• In July 2004, Ghassan Elashi, a founding Board member of CAIR’s Texas chapter, was convicted along with his four brothers of having illegally shipped computers from their Dallas-area business, InfoCom Corporation, to Libya and Syria, two designated state sponsors of terrorism. That same month, Elashi was charged with having provided more than $12.4 million to Hamas while he was running HLF. In April 2005, Elashi and two of his brothers were also convicted of knowingly doing business with Hamas operative Mousa Abu Marzook, who was Elashi’s brother-in-law. Elashi’s illegal activities took place while he was employed by CAIR, whose Dallas-Fort Worth chapter depicted the Elashis’ indictment as “a war on Islam and Muslims.”
  • On September 6, 2001, the day that federal agents first raided Infocom’s headquarters, CAIR Executive Director Nihad Awad denounced the U.S. government for “tak[ing] us back to the McCarthy era.” 
  • FBI wiretap evidence which was introduced during the 2007 trial of the Holy Land Foundation (a trial that explored HLF’s financial ties to Hamas), proved that Nihad Awad had attended a 1993 Philadelphia meeting of Hamas leaders and operatives who collaborated on a plan to disguise funding for Hamas as charitable donations.
  • CAIR co-founder and Chairman Emeritus Omar Ahmad was named, in the same 2007 Holy Land Foundation trial, as an unindicted co-conspirator with HLF. During the trial, evidence was supplied proving that Ahmad had attended, along with Nihad Awad, the aforementioned 1993 Philadelphia meeting of Hamas leaders and operatives. Moreover, prosecutors described Ahmad as a member of the Muslim Brotherhood‘s “Palestine Committee” in America.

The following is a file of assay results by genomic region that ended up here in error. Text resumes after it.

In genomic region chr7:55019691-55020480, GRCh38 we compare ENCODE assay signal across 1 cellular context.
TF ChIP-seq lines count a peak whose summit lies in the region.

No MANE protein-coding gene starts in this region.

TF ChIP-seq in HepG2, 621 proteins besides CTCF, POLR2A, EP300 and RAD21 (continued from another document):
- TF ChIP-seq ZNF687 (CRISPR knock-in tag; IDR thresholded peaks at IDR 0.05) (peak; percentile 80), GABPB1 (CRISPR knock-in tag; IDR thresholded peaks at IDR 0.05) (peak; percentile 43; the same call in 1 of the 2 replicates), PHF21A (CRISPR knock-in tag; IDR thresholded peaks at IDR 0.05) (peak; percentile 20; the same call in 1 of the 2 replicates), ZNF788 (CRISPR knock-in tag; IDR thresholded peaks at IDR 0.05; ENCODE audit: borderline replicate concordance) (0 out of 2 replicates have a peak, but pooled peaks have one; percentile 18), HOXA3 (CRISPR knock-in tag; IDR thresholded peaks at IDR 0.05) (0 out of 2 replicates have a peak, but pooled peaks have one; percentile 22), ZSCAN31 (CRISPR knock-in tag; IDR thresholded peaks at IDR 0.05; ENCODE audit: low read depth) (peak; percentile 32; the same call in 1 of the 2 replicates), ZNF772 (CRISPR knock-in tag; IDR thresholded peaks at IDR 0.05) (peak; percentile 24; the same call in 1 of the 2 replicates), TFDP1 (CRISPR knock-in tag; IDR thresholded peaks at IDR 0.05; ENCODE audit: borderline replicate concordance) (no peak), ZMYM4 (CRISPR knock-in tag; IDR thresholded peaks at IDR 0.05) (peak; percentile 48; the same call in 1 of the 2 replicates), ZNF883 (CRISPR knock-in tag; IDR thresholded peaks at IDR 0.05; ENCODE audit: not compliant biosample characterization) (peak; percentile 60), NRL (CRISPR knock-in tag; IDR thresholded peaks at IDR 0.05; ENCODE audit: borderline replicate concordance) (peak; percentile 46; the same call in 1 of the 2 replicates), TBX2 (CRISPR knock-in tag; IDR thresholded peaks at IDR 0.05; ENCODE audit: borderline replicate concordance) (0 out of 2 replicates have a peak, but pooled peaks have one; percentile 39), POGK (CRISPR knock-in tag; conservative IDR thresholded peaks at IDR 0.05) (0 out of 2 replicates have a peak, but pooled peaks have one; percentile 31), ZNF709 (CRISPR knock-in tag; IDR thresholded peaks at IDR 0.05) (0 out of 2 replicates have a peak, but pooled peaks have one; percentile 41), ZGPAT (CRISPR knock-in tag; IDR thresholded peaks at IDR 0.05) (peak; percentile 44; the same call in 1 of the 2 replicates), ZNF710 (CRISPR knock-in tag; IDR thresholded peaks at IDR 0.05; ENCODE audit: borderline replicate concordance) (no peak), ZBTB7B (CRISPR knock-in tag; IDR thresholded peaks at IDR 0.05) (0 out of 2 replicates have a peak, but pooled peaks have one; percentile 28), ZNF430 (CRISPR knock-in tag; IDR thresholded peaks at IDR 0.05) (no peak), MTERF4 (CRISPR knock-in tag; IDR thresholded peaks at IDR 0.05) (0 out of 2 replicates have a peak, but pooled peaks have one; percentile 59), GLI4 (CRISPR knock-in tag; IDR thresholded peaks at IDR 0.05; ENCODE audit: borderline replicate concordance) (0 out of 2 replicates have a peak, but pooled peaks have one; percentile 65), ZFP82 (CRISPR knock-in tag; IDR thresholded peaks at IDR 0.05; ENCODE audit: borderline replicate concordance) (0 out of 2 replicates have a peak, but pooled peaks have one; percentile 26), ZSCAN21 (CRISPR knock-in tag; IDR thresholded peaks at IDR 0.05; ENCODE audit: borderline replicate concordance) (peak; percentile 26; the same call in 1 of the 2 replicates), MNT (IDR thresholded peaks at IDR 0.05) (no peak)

• The home of Muthanna al-Hanooti, one of CAIR’s directors, was raided in 2006 by FBI agents in connection with an active terrorism investigation. FBI agents also searched the offices of Focus on Advocacy and Advancement of International Relations, al-Hanooti’s Michigan- and Washington DC-based consulting firm that investigators suspect to be a front supporting the Sunni-led insurgency in Iraq.
  • Al-Hanooti is an ethnic Palestinian who, according to a 2001 FBI report, “collected over $6 million for support of Hamas” and attended, along with CAIR and Holy Land Foundation officials, the previously cited Hamas fundraising summit in Philadelphia in 1993. Currently a prayer leader at a Washington-area mosque that aided some of the 9/11 hijackers, he is a relative of Shiek Mohammed al-Hanooti, an unindicted co-conspirator in the 1993 World Trade Center bombing. Muthanna al-Hanooti formerly helped run an organization called LIFE for Relief and Development, a suspected Hamas terror front whose Michigan offices were raided by the FBI in September 2006, and whose Baghdad office was raided by U.S. troops in 2004.
  • Randall Todd Royer, who served as a communications specialist and civil rights coordinator for CAIR, trained with Lashkar-I-Taiba, an al Qaeda-tied Kashmir organization that is listed on the State Department’s international terror list. He was also indicted on charges of conspiring to help al Qaeda and the Taliban battle American troops in Afghanistan. He later pled guilty to lesser firearm-related charges and was sentenced to twenty years in prison.  Royer’s illegal activities took place while he was employed by CAIR.
  • Onetime CAIR fundraiser Rabih Haddad was arrested on terrorism-related charges and was deported from the United States due to his subsequent work as Executive Director of the Global Relief Foundation, which in October 2002 was designated by the U.S. Treasury Department for financing al Qaeda and other terrorist organizations.  
  • During the 2005 trial of Sami Al-Arian, who was a key figure for Palestinian Islamic Jihad in the United States, Ahmed Bedier of CAIR’s Florida branch emerged as one of Al-Arian’s most vocal advocates.